Geographical location of .fr TLDs: high growth in two departments of France

May 2013

 

While the .fr TLD saw average growth of 11% between April 2012 and April 2013, there were significant disparities between the French departments concerned. Isère, for example, has an annual growth rate of 25%, and that of the Alpes-Maritimes is 22%, while the departments of Allier, Aveyron, Creuse and Vendée each grew 18%. Conversely, other departments are experiencing lower growth rates than the national average, such as Dordogne (2%), or the Haute-Garonne, Moselle and Val-de-Marne (6%).


High rates of growth frequently reflect a catch-up component for departments with fewer domain names than the average (Ariège, Creuse, Gers, Haute-Loire, Haute-Marne, Hautes-Alpes, Hautes-Pyrenées, and Orne). This is also the case for several French Overseas Departments and Territories, which posted strong annual growth rates but have limited portfolios of a few dozens or hundreds of .fr domain names (Guyana, Mayotte, New Caledonia, Wallis and Futuna). It should be remembered that these departments and territories also have their own top-level domains, in addition to the .fr TLD.


In addition to this catch-up process, three departments have high annual growth rates although their domain name portfolio is already among the largest in France: Isère (53,000 domain names and a growth rate of 25%), Alpes-Maritimes (66,000 domain names, growth 22%) and Ille-et-Vilaine (34,000 domain names, growth 17%). These departments have a remarkably dynamic registration rate on the market for .fr domain names.

 


The distribution by department of .fr domain names still indicates high levels of disparity: while the median number of domain names per department in April 2013 stood at 10,500 names, the values for France range from less than 2,000 (Lozère) up to 420,000 (Paris).

 

Paris still holds the top spot by far, with nearly 17% of the domain names registered in France. Overall, the Île-de-France department has about 35% of the French namespace, but this figure is declining over the years (it has dropped 4 points since 2007). Also included in the top 10 are the Hauts-de-Seine (6% of .fr domain names), Haute-Garonne and Rhône (4%), Alpes-Maritimes, Bouches-du-Rhône, Nord, Val-de-Marne and Yvelines (3%) and Gironde (2%) departments. The French Overseas Department and Territories represent 1.4% of .fr domain names with nearly 36,000 names, including more than 22,000 in Réunion Island, and more than 5,000 in Guadeloupe and Martinique.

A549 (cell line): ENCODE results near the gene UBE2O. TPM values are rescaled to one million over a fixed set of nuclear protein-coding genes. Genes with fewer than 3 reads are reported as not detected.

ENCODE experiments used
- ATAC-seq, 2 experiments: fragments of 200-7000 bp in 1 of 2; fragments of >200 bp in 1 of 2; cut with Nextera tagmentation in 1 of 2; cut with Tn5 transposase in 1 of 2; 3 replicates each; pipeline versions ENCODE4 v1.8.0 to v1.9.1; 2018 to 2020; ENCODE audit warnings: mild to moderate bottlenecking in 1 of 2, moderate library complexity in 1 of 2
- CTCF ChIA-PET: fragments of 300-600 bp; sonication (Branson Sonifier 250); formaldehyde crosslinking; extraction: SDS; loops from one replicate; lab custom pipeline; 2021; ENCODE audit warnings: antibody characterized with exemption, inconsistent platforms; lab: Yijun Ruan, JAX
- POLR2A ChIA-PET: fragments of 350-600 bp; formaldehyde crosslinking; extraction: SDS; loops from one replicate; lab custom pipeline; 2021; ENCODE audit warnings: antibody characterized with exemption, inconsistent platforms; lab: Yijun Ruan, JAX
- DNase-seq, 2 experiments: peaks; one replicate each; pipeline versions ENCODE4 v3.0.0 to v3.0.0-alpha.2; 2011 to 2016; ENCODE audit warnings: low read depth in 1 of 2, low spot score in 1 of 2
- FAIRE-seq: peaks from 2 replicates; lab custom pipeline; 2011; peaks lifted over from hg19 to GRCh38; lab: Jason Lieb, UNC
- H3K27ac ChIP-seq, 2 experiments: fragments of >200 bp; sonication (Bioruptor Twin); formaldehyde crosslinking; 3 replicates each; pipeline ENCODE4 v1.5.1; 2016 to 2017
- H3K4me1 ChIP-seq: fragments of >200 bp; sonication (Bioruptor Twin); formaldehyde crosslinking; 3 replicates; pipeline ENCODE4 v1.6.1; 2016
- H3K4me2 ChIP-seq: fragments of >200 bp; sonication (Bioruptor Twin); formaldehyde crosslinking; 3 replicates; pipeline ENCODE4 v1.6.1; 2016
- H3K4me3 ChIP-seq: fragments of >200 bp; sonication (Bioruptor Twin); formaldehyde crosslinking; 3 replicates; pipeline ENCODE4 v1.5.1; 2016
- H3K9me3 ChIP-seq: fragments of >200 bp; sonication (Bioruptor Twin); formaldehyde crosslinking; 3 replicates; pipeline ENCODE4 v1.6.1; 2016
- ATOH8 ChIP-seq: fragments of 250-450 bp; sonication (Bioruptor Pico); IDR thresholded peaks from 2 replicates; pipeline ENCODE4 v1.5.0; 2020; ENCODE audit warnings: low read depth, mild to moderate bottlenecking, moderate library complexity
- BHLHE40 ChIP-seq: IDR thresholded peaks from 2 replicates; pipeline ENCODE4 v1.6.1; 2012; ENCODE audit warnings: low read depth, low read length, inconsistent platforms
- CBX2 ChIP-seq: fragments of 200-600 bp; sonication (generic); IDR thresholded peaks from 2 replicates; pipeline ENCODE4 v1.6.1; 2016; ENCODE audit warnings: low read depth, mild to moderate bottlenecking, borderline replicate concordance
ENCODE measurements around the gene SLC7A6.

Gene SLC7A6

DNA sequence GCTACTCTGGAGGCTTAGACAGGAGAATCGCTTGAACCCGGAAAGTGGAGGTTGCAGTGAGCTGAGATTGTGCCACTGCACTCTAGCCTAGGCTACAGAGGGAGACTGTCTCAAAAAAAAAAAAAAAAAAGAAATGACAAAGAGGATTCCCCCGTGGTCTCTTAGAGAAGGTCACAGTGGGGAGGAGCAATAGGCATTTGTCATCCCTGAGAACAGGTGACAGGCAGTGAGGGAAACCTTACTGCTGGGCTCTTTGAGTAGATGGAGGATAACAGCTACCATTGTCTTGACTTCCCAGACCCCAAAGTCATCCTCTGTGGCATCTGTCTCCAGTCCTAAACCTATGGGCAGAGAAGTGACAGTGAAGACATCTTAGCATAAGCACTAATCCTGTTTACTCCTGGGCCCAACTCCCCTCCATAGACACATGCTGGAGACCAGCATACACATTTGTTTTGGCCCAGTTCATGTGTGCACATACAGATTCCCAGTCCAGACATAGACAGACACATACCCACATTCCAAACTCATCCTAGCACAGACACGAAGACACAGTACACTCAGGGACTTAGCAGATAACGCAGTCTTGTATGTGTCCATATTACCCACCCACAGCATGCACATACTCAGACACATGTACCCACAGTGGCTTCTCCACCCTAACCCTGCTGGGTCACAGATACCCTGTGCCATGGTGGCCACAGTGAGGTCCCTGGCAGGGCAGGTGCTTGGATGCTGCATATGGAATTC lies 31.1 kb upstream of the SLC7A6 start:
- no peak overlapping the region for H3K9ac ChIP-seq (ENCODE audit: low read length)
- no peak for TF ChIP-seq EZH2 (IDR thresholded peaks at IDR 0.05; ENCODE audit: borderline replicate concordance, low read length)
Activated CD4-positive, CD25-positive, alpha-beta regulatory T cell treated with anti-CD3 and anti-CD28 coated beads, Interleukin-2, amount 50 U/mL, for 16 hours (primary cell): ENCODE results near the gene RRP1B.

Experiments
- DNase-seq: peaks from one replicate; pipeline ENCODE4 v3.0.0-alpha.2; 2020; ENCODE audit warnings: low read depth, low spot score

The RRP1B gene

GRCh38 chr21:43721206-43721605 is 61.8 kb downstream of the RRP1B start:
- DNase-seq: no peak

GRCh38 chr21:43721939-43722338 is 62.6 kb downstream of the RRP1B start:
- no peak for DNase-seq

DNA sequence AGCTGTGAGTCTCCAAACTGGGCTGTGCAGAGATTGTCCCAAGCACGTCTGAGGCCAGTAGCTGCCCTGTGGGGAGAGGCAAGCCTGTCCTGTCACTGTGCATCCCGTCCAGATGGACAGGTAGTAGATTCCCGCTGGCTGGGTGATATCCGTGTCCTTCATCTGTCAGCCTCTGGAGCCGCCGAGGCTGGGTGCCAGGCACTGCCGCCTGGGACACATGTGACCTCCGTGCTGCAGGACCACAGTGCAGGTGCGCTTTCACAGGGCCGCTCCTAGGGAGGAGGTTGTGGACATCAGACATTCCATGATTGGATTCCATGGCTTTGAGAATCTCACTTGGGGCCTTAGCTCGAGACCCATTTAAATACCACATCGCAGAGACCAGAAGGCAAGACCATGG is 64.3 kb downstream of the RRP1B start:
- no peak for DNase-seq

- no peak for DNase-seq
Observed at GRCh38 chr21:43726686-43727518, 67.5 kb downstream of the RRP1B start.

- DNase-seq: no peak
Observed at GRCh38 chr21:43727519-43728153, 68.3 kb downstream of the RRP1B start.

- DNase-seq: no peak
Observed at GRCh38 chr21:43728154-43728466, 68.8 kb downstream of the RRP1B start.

There is a high level of correlation between the number of domain names registered in each department and the wealth it produces: almost all the departments in the top 10 above are also among the top 10 in terms of annual gross domestic product, but in a different order (based on departmental GDP for 2005, the latest values available to date from the French National Institute for Statistics and Economic Studies [INSEE]). Only the Alpes-Maritimes department seems to be an exception, with a ranking in terms of the number of domain names (position 8) much higher than its ranking in terms of departmental GDP (position 17).